Brian Vraken

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since Feb 01, 2017
Eastern Ontario, Canada Zone 5b
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Recent posts by Brian Vraken

Sam Del Vecchio wrote:Hi Everybody,  I'm installing a 4" Dragon Heater Barrel Build in my little wooden house. The standard clearances for the single-wall stovepipe seem excessive for a rocket heater; and I need to save space. I'm imagining the usual clearances are based on pipes running 500 degrees or more, and that mine will be closer to 200 or less. Can anyone point me toward some information to help me work this out?

I'd also really love to vent it out the back wall at a 45 degree angle; but I've been told that would be asking for trouble.

Thanks for your time,

In most cases, your home insurance would have the final word on this. If you don't have insurance, then I would personally consider sticking to the WETT standards.

The WETT standards call for 18" clearance to combustibles for single wall pipe, but this can be reduced significantly by installing a heat shields to protect combustibles that breach this clearance. An acceptable heat shield is a piece of 26ga sheet metal with a 1" space between it and combustibles. They are easiest installed by using 1" pieces of copper pipe as spacers and putting a screw through the sheet metal and copper pipe spacer install the wall behind. The heat shields have to be somewhat vertical so that air flow can happen behind (ie, warm air exits the top pulling cold air in from the bottom).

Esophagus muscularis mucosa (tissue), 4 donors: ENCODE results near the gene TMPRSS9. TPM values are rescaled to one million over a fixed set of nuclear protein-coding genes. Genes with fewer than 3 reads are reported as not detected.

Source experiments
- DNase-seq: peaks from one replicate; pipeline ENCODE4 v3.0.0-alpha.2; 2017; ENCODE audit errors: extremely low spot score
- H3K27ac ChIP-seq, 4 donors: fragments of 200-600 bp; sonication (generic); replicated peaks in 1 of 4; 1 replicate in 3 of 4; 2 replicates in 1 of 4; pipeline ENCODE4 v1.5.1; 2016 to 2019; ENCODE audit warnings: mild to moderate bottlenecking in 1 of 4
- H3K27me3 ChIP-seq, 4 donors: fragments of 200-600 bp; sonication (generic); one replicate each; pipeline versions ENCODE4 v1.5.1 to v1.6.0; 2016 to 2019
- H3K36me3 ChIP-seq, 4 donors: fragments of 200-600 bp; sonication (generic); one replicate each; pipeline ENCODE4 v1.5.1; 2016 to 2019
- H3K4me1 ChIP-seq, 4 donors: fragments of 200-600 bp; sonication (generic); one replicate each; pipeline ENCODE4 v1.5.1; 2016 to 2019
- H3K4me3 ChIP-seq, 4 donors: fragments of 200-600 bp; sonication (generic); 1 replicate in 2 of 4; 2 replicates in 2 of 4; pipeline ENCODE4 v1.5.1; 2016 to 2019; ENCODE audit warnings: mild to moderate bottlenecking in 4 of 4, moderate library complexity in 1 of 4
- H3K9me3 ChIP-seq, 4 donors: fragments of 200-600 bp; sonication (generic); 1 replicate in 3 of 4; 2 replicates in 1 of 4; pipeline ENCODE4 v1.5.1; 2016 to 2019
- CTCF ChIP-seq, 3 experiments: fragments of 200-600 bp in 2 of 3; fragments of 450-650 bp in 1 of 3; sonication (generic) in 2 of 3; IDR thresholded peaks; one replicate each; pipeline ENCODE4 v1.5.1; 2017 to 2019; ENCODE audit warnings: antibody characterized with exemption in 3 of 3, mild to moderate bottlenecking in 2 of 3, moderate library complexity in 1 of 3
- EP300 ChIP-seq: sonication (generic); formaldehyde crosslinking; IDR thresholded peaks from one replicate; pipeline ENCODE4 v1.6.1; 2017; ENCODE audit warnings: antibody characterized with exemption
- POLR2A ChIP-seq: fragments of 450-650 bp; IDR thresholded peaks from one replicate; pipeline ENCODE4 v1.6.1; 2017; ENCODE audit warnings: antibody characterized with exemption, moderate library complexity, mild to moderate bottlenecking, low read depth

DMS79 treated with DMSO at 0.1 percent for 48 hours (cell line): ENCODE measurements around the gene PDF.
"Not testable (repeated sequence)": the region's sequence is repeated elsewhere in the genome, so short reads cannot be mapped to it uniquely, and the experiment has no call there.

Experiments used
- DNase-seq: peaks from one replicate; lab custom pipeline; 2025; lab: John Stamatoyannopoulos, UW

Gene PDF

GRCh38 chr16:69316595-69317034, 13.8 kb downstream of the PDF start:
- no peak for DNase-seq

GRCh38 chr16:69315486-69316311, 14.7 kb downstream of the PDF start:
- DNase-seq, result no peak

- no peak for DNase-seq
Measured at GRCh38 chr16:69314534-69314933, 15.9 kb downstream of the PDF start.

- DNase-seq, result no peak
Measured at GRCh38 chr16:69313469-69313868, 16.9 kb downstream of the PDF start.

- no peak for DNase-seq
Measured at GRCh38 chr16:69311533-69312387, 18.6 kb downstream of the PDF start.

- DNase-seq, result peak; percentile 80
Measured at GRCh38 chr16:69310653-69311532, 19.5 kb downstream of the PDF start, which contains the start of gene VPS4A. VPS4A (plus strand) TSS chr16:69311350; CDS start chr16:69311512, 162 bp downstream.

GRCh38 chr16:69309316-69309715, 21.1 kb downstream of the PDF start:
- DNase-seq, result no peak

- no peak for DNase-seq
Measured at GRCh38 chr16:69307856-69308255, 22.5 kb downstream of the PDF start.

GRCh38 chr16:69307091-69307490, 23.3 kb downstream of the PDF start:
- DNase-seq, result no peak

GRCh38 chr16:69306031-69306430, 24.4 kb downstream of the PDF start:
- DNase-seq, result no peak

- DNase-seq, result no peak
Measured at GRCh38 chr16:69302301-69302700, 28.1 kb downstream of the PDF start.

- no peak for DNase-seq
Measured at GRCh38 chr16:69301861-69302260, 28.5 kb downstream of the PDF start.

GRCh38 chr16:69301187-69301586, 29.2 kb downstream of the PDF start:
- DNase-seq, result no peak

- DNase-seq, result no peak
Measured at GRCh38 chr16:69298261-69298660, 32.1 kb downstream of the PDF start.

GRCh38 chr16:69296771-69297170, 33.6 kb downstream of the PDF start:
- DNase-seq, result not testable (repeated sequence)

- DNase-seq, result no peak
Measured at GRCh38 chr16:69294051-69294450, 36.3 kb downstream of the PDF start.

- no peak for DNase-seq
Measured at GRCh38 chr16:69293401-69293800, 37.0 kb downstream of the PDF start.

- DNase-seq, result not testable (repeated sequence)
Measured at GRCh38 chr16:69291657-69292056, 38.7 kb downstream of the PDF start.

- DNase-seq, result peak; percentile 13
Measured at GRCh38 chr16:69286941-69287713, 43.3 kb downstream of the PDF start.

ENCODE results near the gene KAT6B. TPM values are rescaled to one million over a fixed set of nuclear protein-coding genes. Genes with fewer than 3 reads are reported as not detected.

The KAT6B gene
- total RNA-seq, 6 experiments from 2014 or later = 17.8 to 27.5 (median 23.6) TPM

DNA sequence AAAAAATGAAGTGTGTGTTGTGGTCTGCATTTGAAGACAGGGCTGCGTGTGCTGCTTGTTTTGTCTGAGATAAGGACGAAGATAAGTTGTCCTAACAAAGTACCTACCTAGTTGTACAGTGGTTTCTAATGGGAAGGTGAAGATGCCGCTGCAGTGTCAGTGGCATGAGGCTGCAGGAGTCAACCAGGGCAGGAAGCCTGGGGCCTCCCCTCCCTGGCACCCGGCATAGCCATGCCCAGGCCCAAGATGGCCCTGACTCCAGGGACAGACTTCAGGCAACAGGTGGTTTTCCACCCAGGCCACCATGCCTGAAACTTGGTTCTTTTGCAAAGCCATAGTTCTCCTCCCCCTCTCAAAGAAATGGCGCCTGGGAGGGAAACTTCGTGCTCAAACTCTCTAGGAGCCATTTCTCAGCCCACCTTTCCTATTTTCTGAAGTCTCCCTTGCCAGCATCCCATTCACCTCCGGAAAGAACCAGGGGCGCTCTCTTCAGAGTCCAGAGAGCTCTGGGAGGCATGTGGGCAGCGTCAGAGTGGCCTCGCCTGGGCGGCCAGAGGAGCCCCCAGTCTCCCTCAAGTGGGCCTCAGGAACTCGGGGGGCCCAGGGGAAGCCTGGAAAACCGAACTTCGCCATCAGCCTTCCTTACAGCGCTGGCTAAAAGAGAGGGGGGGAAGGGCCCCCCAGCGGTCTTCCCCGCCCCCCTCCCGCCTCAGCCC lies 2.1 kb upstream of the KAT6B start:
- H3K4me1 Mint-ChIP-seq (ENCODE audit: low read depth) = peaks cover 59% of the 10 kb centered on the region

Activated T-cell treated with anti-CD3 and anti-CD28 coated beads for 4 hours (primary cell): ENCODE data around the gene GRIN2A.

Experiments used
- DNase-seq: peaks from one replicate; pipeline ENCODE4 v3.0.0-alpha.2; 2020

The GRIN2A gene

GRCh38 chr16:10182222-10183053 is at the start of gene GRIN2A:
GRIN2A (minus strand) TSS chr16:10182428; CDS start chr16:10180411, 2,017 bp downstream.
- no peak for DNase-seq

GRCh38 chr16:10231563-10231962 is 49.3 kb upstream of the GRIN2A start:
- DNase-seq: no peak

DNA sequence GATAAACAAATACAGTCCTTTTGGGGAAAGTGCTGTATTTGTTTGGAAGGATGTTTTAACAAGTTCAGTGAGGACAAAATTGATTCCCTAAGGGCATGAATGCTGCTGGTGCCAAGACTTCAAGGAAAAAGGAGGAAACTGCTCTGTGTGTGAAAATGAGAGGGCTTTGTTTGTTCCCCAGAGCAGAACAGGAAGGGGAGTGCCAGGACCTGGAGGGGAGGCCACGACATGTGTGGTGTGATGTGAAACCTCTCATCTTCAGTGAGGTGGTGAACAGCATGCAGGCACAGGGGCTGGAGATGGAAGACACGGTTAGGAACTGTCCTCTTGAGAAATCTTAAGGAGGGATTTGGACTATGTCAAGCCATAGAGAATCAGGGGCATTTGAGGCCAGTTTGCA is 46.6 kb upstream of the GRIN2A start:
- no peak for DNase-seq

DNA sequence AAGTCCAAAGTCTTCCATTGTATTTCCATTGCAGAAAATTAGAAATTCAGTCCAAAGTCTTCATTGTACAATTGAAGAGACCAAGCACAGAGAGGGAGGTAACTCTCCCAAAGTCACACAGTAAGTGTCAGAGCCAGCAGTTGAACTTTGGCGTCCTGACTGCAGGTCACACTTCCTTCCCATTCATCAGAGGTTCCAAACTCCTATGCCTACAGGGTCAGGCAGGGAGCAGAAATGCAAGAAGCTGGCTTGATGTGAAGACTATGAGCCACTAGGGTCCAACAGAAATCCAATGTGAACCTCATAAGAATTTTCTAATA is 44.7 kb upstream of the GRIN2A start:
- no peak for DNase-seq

The whole reason for all this is to manage catastrophic events - for instance, if your stove isn't operating correctly, or there's a spot you can't clean out that catches fire in the pipe some day... perhaps all very unlikely with a rocket heater, but it would help me sleep at night.
3 months ago

Pamela Smith wrote:
Here in Canada if we get farm status, for us this is simply selling product from our land every year of 2500.00 gross.

Just to add - these limits are set provincially. I envy your $2500 limit - here in Ontario, we need $7000 in gross revenue to get a farm number. Of course, that would instantly save us ~$2k in property tax per year.
6 months ago
I entered, but didn't realise it was US only. Good luck to those who are valid to win.
6 months ago
You are probably thinking of Stefan Sobkowiak from Miracle Farms:

He was also the subject of the 'Permaculture Orchard' documentary:

The documentary is well worth the money. I thought it was very interesting, although albeit slow moving at times - they could have compressed it down a fair bit.
6 months ago
Thanks Jess,

The problem I see with many of the designs I've looked at is that's is hard to find something that is truly 'portable'. For instance, this time of year, I would hope to still be able to have my cattle out on a daily rotation through stockpiled forage. However, we still have days and nights where we need wind protection, which means whatever I build will need to follow the cattle through the daily rotation.

Unforutnately, the land here is flat as a pancake and treeless, which means there is very little natural protection for the cattle.

The other option may be to stop backfencing after a certain point to allow the cattle to retreat to the leeward side of a building or to a run-in. However, I don't know if it would create a problem with their shelter being hundreds of feet from their daily grazing portion.
1 year ago
I am looking at getting beef cattle next summer, and winter grazing them as late in the season as I can.

However, in the winter we get a tremendous cold west wind that will rip your face off as most treelines have been ripped out for miles to the west of our property. I plan to plant a windbreak next year, but it will be a few years before it's even minimally effective.